White Jade is a fast-paced thriller. What is your secret to keeping readers hooked throughout the book?
I'm not sure what the secret is. Possibly it has to do with sudden, unexpected danger, but that has to be tied into the development of the characters. They have to be interesting. It's not enough to just blow something up. The book is meant to entertain, to keep the reader turning pages to find out what happens next. My characters get in a lot of trouble. Readers identify with them and their trials. They are not superheroes, they're just people with a lot of training who can do things most of us can't. They get hurt, they make mistakes, and always they are at risk.
Did you know from the start that White Jade was going to be a series? How does the next book tie in with this one?
Yes, White Jade was intended to be the first book in a series. It's now up to number fourteen. The next book, The Lance, picks up with the continuing development of the characters. Selena has a lot to learn after her initiation into combat in book 1. A new character is added to the team. For me, it is a natural evolution of an ongoing story.
How does your background in the Marines and psychotherapy influence your writing?
The Marines gave me an understanding of the military which is obviously useful in the books. More than that, the Marines are unique. Anyone who has gone through Marine Corps training knows exactly what I am talking about. It changes your perspective on things. My background in psychotherapy comes in useful when I'm attempting to figure out how characters think and how they might behave in a given situation. I hope that it lends a touch of realism to them.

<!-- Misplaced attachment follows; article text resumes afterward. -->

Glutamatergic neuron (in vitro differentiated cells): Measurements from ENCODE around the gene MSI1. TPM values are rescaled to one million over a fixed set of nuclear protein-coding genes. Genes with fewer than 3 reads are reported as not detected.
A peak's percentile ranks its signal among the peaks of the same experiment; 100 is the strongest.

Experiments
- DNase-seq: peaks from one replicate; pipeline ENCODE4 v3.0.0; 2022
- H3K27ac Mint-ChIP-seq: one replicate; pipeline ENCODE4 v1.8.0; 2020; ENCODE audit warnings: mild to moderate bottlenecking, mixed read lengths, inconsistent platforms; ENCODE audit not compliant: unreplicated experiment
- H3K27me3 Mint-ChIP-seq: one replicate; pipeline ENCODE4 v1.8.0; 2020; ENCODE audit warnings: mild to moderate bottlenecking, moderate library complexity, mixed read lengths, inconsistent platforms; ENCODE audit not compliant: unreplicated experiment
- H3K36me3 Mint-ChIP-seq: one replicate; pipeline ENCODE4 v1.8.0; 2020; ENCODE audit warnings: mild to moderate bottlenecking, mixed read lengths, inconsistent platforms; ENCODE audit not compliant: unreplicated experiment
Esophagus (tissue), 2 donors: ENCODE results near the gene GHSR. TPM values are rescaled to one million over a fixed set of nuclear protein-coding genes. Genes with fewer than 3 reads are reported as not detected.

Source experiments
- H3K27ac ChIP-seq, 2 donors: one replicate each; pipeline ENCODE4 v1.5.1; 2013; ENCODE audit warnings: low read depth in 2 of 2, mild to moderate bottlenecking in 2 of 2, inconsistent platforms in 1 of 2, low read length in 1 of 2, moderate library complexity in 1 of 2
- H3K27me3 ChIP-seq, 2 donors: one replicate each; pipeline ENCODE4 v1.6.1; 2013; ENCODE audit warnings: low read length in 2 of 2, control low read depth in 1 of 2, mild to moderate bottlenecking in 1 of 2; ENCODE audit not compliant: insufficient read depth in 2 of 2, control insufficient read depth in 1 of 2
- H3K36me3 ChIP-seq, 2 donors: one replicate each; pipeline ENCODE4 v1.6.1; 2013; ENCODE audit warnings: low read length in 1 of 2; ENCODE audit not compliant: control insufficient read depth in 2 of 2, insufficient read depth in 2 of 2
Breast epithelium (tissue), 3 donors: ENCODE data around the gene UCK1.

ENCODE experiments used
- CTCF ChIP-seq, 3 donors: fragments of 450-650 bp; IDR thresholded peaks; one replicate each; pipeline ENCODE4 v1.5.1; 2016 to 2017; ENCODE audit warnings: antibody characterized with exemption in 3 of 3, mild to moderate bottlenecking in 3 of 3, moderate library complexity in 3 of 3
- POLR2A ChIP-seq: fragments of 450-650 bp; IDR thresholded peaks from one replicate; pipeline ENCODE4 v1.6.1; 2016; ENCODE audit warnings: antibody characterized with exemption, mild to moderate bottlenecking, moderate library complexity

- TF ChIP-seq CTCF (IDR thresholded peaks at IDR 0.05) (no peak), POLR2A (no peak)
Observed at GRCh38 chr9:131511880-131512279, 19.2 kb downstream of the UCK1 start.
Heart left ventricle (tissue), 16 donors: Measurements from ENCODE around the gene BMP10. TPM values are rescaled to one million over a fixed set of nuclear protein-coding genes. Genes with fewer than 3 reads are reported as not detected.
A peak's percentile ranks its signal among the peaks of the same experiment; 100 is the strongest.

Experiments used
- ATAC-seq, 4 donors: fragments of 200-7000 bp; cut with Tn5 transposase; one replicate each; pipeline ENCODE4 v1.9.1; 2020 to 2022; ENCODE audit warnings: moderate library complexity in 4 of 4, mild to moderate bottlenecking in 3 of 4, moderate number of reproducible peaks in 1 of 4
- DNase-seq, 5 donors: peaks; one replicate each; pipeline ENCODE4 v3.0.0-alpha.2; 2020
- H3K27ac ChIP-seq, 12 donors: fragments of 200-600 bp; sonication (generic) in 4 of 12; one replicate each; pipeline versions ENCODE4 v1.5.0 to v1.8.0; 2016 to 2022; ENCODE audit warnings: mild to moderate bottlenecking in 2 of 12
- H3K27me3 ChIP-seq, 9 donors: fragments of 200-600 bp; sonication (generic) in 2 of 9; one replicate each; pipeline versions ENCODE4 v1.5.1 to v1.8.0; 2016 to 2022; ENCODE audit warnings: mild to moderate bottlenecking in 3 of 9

Besides writing, what other secret skills do you have?
I restore and ride old British motorcycles. Not so much of a secret, but I was once a professional folksinger.
Are all the twists in your book planned out – or do some of them just “happen” while you write?
Almost all of them happen. Rigid plot lines don't work for me. I think one of the reasons people like the books is because the action feel spontaneous. I never know where the story is going to go beyond a very broad concept. If something pops out of my unconscious without thinking about it, I think it makes the story more interesting.
Tell us about your writing habits. Where and when do you write? Do you have a favorite writing spot?
If something doesn't interfere, I write in the mornings five days a week. I try to get between one and two thousand words written in a session, but there have been many days with far less than that. More than two thousand is a real bonus. I work at home and write in my office.
Readers say that White Jade is Indiana Jones meets 007. Are you a fan of either of these series?
Yes, both of them. It's a nice thing for readers to say. Perhaps not too far from the truth, although I don't imitate either of those famous characters.
Where do you like to go for inspiration?
Hawaii, if I get a chance. Unfortunately not as often as I'd like.
What are you working on right now?
I just released book 14, High Alert. I have now begun book 15, tentatively titled The Staff.
Where can readers discover more of your work or interact with you?
The books are available on all platforms. I provide an email address in them for those who would like to contact me. That address is [email protected].